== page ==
David Byrne – The Knee Plays

David Byrne – The Knee Plays / 2007 Nonesuch / 20 Tracks / http://www.davidbyrne.com / http://www.nonesuch.net /

Individuals that are big fans of David Byrne will know that “The Knee Plays” is not a new album, but its release by Nonesuch is the first time it has made it onto CD. This package contains the music from the CD, along with a DVD that has over 400 different photographs taken during the original stages of The Knee Plays. Why exactly this CD was not released in 1985 is beyond me; the format was already in common use by this period, but individuals that are fans of Byrne or the Talking Heads can feel vindicated in the fact that there is a legit CD version of this release finally. “Tree (Today is an Important Occasion)” is the first track on the score, and it provides an interesting approach to musical arrangements that is simultaneously catchy and yet is something that pulls at the fabric of what is proper in music.

The more mournful sound of “In The Upper Room” brings the soundtrack to a different space, but the brass-heavy arrangement of the orchestra acts as a common thread. This common thread allows listeners to stick with the recording, despite the tracks instrumental leanings. A middle ground appears when Byrne’s vocals start out “The Sound of Business”. This track has a lot in common with the soundtracks for late sixties and early seventies television shows; the inclusion of vocals does not make this a full comparison, but individuals will feel this similarity. Individuals will be focused in on the instrumentation on the tracks during “The Knee Plays”, but one should really focus on what Byrne is saying, especially during tracks like “Social Studies”. A discussion of different cultures is present during this track, with Byrne confidently explaining that it would make sense to eat a different locale’s food in order to understand their culture.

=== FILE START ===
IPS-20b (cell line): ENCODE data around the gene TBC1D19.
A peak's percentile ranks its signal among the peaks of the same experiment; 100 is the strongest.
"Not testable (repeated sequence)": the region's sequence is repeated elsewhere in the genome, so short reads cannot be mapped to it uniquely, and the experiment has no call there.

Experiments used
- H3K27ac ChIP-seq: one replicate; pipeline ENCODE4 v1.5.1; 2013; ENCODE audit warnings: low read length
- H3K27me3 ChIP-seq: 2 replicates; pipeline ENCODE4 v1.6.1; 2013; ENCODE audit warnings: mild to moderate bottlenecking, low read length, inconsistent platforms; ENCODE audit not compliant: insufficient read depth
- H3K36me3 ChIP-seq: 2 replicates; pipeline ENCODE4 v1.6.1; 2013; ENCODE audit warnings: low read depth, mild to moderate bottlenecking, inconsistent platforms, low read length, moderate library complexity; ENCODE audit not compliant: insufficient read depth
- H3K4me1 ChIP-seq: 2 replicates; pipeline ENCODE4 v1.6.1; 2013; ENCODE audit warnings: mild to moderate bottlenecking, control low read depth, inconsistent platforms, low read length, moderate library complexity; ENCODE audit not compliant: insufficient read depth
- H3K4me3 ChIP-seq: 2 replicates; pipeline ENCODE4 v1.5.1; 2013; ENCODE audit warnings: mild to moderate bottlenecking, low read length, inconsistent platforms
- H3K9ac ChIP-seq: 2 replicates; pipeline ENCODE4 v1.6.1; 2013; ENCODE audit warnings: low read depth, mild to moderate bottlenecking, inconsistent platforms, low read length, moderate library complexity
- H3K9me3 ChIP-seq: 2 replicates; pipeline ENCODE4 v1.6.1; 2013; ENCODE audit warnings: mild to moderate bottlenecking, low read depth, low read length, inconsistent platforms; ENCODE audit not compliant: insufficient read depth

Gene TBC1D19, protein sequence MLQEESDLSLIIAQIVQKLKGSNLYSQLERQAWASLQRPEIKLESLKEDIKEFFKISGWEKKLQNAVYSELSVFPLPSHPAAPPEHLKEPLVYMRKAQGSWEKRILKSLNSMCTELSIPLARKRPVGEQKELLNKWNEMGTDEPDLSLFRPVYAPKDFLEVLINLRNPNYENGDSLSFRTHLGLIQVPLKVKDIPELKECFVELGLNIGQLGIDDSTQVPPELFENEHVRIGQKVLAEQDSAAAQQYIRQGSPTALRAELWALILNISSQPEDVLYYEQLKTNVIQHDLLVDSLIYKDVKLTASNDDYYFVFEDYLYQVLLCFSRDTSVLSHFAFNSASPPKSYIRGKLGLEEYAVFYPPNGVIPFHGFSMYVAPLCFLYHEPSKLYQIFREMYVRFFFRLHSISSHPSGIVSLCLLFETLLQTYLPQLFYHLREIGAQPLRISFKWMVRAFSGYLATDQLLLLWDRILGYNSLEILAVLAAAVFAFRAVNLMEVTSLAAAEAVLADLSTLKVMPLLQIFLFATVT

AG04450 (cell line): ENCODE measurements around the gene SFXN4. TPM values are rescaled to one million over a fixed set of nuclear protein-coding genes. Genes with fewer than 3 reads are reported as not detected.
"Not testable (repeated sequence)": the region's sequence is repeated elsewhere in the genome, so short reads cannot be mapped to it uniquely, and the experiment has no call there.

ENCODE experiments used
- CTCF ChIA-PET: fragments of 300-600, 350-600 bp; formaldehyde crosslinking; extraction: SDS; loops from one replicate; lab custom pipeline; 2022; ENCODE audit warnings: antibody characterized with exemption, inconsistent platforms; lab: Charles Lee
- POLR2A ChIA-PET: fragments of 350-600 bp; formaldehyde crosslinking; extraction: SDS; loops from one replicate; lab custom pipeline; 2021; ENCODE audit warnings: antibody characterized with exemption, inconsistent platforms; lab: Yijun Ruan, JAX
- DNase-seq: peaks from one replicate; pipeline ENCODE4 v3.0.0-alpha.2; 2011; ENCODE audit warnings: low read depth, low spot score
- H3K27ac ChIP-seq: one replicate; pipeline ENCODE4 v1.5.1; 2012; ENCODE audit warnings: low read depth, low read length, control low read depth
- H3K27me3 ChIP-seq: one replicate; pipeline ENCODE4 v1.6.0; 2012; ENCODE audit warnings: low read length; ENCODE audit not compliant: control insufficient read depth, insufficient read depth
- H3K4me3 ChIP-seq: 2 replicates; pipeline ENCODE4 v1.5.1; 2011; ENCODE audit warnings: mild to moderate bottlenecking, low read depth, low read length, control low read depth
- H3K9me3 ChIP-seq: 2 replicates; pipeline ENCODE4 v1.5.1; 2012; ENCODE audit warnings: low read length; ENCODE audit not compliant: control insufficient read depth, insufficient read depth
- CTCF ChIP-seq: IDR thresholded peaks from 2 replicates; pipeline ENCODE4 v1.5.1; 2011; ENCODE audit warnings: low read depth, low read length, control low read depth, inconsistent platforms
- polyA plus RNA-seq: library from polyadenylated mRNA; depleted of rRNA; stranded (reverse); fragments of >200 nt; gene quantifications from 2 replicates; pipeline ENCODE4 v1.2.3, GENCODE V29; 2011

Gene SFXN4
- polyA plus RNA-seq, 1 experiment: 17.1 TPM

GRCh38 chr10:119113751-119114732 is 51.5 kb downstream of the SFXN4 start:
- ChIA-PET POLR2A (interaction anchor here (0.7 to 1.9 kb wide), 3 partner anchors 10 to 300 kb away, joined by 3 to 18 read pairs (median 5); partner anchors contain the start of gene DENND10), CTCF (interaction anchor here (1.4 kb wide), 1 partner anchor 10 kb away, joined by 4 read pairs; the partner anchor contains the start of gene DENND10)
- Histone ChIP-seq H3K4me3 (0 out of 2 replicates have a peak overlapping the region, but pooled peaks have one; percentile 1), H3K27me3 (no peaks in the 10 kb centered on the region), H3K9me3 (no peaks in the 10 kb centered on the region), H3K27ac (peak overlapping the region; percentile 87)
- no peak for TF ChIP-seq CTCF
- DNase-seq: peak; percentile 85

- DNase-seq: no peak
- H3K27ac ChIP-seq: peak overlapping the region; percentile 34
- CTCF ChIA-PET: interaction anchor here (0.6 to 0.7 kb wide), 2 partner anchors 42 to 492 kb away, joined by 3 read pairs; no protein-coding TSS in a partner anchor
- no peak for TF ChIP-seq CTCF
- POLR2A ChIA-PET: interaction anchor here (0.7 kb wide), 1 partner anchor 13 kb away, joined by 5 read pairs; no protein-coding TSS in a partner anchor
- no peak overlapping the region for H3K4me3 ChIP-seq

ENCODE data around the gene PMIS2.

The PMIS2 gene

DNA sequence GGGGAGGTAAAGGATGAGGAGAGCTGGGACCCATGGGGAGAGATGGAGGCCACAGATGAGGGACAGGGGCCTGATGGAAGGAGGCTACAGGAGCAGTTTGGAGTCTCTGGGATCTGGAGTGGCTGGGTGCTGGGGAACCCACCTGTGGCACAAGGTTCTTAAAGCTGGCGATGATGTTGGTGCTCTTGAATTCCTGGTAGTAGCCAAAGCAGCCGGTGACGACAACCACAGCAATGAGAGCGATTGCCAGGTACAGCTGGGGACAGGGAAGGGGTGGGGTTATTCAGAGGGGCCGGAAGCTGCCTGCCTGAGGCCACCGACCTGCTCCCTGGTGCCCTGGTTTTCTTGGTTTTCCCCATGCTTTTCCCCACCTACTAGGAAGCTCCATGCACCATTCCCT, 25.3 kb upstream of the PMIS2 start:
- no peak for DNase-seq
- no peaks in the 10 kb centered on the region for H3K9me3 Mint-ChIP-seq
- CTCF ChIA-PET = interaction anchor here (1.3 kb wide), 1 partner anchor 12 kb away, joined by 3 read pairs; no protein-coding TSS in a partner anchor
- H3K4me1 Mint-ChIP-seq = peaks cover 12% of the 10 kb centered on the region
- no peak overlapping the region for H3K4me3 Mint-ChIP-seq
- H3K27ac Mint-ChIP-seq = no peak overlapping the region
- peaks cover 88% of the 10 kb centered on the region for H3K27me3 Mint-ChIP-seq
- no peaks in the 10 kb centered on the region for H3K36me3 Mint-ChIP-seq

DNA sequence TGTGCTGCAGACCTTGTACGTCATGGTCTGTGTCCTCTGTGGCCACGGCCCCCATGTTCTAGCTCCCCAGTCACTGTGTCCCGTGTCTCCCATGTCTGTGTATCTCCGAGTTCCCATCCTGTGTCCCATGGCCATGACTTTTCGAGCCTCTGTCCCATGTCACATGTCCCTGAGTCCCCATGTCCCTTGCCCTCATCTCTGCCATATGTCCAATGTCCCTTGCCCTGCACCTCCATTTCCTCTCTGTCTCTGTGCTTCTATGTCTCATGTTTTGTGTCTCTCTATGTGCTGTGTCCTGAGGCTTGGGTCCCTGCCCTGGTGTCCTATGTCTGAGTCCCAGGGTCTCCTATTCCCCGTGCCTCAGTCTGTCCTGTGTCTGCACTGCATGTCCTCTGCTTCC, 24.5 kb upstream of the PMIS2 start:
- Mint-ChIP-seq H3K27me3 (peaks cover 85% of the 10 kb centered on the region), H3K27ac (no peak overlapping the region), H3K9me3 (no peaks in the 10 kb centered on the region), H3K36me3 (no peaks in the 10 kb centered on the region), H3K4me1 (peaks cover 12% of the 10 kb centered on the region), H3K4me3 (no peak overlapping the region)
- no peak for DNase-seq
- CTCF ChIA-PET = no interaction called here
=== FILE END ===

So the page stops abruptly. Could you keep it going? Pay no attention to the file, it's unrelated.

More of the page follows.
The arrangements on “The Knee Plays” do have an eighties tint to them, but there is a sort of timelessness to the tracks that will ensure that listeners in the current period can appreciate what is being done during “The Knee Plays”. Regardless of whether individuals know what is happening in the play during the specific tracks of “The Knee Plays”, what results on this audio CD is something that is truly special. Give “The Knee Plays” a listen and be transported back to the middle 1980s. Hopefully one can find a videotaped recording of this performance soon.

Top Tracks: Jungle Book, Social Studies

Rating: 7.4/10

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Author: James McQuiston

Ph.D. in Political Science, Kent State University. I have been the editor at NeuFutur / neufutur.com since I was 15. Looking for new staff members all the time; email me if you are interested. Thanks!

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